Above statement will create an ordinary index with student_index name.

Create unique index

ALTER TABLE `tbl_student` ADD UNIQUE student_unique_index (`student_id`)

Here, student_unique_index is the index name assigned to student_id and creates an index for which values must be unique (here null can be accepted).

Fulltext option

ALTER TABLE `tbl_student` ADD FULLTEXT student_fulltext_index (`student_id`)

Above statement will create the Fulltext index name with student_fulltext_index, for which you need MyISAM Mysql Engine.

How to remove indexes ?

DROP INDEX `student_index` ON `tbl_student`

How to check available indexes?

SHOW INDEX FROM `tbl_student`

@Antony 2015-08-18 11:15:25

It's worth noting that multiple field indexes can drastically improve your query performance. So in the above example we assume ProductID is the only field to lookup but were the query to say ProductID = 1 AND Category = 7 then a multiple column index helps. This is achieved with the following:

ALTER TABLE `table` ADD INDEX `index_name` (`col1`,`col2`)

Additionally the index should match the order of the query fields. In my extended example the index should be (ProductID,Category) not the other way around.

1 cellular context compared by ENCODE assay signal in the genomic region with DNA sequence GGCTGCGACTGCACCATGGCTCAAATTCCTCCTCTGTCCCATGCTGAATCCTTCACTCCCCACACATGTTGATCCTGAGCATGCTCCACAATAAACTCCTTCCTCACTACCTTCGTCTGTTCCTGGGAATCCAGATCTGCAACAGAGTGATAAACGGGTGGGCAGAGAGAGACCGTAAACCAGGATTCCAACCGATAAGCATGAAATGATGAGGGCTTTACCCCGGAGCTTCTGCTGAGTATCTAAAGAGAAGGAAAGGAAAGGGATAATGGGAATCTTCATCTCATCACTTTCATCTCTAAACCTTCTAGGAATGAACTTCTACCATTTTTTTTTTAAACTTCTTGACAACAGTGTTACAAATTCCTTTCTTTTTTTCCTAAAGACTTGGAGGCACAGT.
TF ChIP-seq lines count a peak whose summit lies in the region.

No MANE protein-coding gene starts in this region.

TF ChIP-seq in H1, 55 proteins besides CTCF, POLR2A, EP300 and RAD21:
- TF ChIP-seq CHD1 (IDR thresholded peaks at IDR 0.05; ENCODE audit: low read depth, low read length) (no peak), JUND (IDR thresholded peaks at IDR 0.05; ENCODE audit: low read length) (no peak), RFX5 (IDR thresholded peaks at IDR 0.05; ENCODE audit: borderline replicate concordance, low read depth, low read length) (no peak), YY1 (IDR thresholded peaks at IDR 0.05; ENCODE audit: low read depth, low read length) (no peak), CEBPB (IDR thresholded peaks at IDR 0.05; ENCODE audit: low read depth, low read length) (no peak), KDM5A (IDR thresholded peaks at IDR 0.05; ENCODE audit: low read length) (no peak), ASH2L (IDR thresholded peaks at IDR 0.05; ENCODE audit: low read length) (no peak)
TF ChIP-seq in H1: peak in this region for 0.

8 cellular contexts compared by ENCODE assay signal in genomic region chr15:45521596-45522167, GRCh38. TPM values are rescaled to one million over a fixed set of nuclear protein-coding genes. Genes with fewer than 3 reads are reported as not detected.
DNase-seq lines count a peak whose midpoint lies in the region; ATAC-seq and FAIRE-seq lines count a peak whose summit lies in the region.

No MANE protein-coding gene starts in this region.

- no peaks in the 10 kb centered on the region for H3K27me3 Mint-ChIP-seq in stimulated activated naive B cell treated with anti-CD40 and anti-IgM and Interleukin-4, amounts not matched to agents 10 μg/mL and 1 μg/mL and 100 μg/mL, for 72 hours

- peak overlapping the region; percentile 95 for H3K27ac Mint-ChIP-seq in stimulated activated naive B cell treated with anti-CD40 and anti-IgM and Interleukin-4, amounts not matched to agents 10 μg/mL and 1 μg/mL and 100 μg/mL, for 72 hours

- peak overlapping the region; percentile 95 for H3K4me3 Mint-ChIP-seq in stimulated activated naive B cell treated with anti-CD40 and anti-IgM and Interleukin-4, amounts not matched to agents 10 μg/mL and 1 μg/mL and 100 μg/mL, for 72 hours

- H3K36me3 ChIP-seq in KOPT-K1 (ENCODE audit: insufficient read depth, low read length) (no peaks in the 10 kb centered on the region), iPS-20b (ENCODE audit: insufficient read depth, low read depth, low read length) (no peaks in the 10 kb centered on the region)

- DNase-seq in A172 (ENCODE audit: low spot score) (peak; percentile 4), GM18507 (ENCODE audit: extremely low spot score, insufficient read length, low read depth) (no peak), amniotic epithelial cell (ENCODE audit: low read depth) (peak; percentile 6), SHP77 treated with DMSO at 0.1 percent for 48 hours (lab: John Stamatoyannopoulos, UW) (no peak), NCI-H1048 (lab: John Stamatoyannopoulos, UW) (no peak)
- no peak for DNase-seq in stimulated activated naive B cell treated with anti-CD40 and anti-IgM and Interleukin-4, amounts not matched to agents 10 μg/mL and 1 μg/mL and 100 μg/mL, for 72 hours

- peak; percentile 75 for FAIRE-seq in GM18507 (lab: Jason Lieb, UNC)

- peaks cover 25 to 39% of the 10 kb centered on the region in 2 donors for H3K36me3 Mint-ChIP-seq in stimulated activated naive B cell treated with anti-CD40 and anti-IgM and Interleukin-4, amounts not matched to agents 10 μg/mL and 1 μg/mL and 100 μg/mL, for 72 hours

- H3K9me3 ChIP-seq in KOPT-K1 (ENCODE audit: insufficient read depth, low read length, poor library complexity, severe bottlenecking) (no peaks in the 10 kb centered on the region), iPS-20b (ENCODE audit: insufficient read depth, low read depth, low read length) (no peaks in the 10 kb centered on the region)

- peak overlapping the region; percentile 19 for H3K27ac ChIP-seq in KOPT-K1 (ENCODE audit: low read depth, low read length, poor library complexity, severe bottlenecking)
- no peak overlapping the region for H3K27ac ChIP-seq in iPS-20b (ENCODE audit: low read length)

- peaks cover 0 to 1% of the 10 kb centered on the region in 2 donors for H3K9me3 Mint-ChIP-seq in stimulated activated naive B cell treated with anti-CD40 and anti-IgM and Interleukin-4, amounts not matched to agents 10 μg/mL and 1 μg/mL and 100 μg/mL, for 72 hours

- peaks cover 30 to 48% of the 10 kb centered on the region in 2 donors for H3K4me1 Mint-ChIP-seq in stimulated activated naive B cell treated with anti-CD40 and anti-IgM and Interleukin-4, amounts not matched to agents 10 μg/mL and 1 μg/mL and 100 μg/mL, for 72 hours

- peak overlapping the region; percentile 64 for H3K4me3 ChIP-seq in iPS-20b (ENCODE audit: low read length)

@Sam Berry 2016-09-11 23:49:24

Nice, explicitly naming the index allows for easy reversal.

@Bishwas Mishra 2017-10-18 06:44:25

Can you quote the source of the index should match the order of the query fields ?

@Antony 2017-10-19 09:39:12

Unfortunately it was a colleague ...

@Wrikken 2010-06-09 02:05:03

You say you have an index, the explain says otherwise. However, if you really do, this is how to continue:

If you have an index on the column, and MySQL decides not to use it, it may by because:

  1. There's another index in the query MySQL deems more appropriate to use, and it can use only one. The solution is usually an index spanning multiple columns if their normal method of retrieval is by value of more then one column.
  2. MySQL decides there are to many matching rows, and thinks a tablescan is probably faster. If that isn't the case, sometimes an ANALYZE TABLE helps.
  3. In more complex queries, it decides not to use it based on extremely intelligent thought-out voodoo in the query-plan that for some reason just not fits your current requirements.